Our long story shortened...

20 years of being in love

14 years of marital bliss

5 years of infertility

9 months of a high risk pregnancy

2 perfect boys (at the same time)

1 heart failure

1 type 1 diabetes diagnosis

1 happy life

To see the whole story click on the "about us" tab

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I am a stay at home mom who is raising twins. One of my guys has type 1 diabetes and one does not. I am writing this blog to unite type 1 parents or twin parents. Comment on my posts or in the "what's your high?" and "what's your low?" to join the community of parents just trying to do the best we can!

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National Diabetes Awareness Day 14

Happy World Diabetes Day! 

Please, take a moment to share with the world. 

Tell us about your life with diabetes or your child's life with it! 

These little guys go through so much, please honor them by sharing their story here! 

Thanks for spreading the love! 

I am looking forward to hearing about you guys! 

To leave your story click the word "comment". 

To read all of the stories, also click the word "comment". 


Anonymous said...

Thank you so much for getting information about diabetes out there. I am an aunt who loves her nephew to death but was not feeling secure enough in my (lack of) knowledge to just be the two of us. Since reading your blog I am proud to say that I actually feel like I now know a few things about diabetes (at least enough to get me through a couple of hours). I can't wait to spend more time with him!!! Thank you so much for giving me that courage!!! Keep the stories (information) coming!

Anonymous said...

Thank you so much for getting information about diabetes out there. I am an aunt who loves her nephew to death but was not feeling secure enough in my (lack of) knowledge to just be the two of us. Since reading your blog I am proud to say that I actually feel like I now know a few things about diabetes (at least enough to get me through a couple of hours). I can't wait to spend more time with him!!! Thank you so much for giving me that courage!!! Keep the stories (information) coming!

Robyn said...

My son was diagnosed at the age of 4. We were very lucky in that since his dad, grandfather, great-grandfather, and a great-great aunt had the disease, we knew the sypmtoms as soon as they came into play. Yes, even with knowing the signs and being a little ahead of the game, it was still a terrible day that I will never forget. After the shock, the depression, and the realization that this was our new way of life for him, my husband and I put our best foot out there and moved forward. Now that the dust has settled and almost 5 years have passed since, I can say that Diabetes has brought the 3 of us even closer together. Yes, I do most of the care for my son's diabetes, but we still work together as a unit, managing and helping him with the disease.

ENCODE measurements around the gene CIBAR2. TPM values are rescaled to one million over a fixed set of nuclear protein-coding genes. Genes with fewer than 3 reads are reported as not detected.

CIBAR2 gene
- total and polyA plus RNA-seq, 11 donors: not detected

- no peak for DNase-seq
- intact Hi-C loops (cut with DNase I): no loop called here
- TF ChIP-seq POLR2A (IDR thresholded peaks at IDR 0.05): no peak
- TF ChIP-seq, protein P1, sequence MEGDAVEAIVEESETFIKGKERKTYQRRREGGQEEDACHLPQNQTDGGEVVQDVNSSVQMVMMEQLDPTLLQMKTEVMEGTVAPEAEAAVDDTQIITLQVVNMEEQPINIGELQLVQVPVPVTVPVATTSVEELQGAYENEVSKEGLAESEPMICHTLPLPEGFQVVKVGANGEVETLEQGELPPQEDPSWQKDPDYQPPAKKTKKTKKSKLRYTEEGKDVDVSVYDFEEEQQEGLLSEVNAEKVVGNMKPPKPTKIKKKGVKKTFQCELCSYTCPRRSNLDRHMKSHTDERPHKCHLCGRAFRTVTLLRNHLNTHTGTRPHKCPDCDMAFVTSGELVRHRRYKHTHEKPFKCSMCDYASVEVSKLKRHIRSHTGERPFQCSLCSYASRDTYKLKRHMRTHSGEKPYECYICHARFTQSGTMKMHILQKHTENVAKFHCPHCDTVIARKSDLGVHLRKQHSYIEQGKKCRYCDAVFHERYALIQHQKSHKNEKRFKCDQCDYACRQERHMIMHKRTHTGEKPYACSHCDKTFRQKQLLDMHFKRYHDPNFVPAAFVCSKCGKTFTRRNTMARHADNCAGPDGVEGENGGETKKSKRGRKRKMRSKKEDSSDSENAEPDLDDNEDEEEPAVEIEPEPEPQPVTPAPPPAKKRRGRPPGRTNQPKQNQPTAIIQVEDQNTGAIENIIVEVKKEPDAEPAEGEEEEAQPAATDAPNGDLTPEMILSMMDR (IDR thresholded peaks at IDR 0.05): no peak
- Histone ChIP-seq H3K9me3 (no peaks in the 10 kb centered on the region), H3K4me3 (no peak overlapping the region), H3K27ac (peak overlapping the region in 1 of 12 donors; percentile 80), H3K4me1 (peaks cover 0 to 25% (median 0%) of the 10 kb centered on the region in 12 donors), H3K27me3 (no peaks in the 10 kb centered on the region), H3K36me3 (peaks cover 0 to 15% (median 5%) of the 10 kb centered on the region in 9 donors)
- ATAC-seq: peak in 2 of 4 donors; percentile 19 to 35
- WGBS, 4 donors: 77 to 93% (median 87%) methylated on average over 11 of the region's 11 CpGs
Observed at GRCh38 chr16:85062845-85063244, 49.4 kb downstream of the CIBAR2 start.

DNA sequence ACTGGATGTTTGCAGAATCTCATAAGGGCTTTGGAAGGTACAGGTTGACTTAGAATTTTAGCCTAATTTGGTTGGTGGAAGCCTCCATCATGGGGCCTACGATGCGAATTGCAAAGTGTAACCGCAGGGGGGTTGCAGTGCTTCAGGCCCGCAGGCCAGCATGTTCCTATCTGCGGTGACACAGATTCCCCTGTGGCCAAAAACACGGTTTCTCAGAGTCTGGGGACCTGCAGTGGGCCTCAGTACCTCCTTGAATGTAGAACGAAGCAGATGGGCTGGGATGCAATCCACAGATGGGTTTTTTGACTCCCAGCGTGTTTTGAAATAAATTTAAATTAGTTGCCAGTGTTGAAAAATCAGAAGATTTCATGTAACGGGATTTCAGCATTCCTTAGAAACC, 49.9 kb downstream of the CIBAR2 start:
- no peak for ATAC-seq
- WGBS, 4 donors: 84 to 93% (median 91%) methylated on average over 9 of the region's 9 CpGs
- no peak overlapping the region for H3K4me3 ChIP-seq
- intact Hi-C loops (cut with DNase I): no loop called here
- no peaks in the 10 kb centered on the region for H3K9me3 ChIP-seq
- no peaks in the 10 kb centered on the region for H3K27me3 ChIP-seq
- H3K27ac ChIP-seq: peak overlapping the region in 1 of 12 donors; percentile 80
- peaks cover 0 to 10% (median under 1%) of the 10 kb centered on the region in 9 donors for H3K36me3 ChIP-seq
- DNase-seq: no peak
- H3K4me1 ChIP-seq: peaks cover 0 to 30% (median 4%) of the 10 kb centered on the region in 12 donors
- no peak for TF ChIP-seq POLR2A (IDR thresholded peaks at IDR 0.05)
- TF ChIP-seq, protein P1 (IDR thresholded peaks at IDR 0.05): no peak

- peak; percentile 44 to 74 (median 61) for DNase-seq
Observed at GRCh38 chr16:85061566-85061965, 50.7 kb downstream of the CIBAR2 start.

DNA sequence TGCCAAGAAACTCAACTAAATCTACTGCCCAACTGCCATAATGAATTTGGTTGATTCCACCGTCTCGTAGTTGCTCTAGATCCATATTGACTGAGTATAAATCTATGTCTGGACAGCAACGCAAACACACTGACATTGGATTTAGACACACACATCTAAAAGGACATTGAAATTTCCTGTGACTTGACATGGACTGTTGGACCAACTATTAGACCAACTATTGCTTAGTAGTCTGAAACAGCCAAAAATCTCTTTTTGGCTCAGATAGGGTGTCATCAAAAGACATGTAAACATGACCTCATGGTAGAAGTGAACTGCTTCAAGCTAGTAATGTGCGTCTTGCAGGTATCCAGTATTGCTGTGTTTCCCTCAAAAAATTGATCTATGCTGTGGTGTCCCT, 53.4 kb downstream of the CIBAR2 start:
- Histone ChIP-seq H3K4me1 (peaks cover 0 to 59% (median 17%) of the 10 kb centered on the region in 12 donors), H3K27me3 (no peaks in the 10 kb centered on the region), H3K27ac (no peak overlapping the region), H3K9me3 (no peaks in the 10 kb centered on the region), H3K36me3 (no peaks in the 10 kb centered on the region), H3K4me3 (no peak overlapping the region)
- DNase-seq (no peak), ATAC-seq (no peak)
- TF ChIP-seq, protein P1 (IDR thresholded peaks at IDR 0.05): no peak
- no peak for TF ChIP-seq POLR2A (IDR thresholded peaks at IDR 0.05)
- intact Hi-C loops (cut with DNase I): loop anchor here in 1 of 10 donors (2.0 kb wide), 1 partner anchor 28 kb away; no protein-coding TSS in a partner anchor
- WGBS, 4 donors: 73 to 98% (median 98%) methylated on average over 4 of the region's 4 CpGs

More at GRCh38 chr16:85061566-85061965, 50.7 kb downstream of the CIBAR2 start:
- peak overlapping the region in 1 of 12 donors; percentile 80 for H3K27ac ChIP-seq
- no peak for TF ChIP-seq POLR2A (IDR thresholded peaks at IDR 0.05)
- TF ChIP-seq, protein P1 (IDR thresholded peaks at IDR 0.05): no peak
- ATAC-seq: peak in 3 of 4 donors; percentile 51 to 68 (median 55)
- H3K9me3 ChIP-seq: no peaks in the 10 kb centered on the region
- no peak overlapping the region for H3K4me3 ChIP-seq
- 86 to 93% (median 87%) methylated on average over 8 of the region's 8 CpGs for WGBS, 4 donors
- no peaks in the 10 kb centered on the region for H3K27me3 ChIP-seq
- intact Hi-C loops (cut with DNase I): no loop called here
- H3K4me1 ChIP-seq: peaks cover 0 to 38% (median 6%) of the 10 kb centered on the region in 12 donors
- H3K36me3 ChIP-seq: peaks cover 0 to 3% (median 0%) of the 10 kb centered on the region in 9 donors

My husband has had the disease since he was 12. For him, it was his disease and I never really grasped a full understanding of what life was like for a Diabetic. Now that I am more involved, I get it and that couldn't be more important for our marriage. Having patience, understanding and most of all respect for what he and my son go through is the key to our life together. This is what works for us.

Anonymous said...

First and foremost thanks for putting your life into words for the rest of us to read! It is such a joy to read about your family! I do not have children with diabetes but my daughter has a friend and a couple kids in school that do. Reading your blog definatley helps me explain things to her when she has questions! Keep writing. As long as you do, I will keep reading!!

Anonymous said...

I love that today is National Diabetes Day and next week is Thanksgiving, when I think of the journey my family, especially my daughter has been on for the last five years, my first thoughts would not be to give thanks for all the life changing moments that come with having a child that has been diagnosed with type 1 diabetes (T1D). I mean really, am I thankful for this unpredictable and incurable disease and everything my daughter has had to learn and survive since she was diagnosed five years ago? My immediate response would be…no way! But, in this moment and reflecting on what our life is like today because of this disease, I have decided that I am grateful…I am grateful for being able to witness courage and compassion in the truest forms from my amazing daughter. I truly believe she has been given a gift, a gift of leadership and to show people that being different is what makes all of us special. She is a blessing to our family. I never want people to feel sorry for her. I want them to admire her like I do. I am grateful for my mom. My biggest support of all, she has been the one that has held the ship together, I think without her keeping me going, we would have sank a long time ago. You never know what you are going to get in that moment you enter motherhood, but some people have so much strength and wisdom that no matter what challenges get thrown their way, their resolve and determination will not allow you to fail, they just give you the opportunity to try your very best. I only hope that I can be the same rock for my daughter as she have been for me.

Anonymous said...

Thank you for your blog! I has provided my family so much education. While I am blessed to have three healthy children, your blog helps us learn the importance of understanding diabetes and what we can do to help. I was at Rite Aid last night and the cashier asked if I would like to donate a dollar to diabetes research. Last year I probably would have thought, no, this disease doesn't affect me. But last night, I thought about your little guy and donated a dollar. It's not much... but if everyone reading your blog contributes, what a difference we can all make.

Thanks for helping us to understand that diabetes is a horrible disease, but it doesn't define your little guy!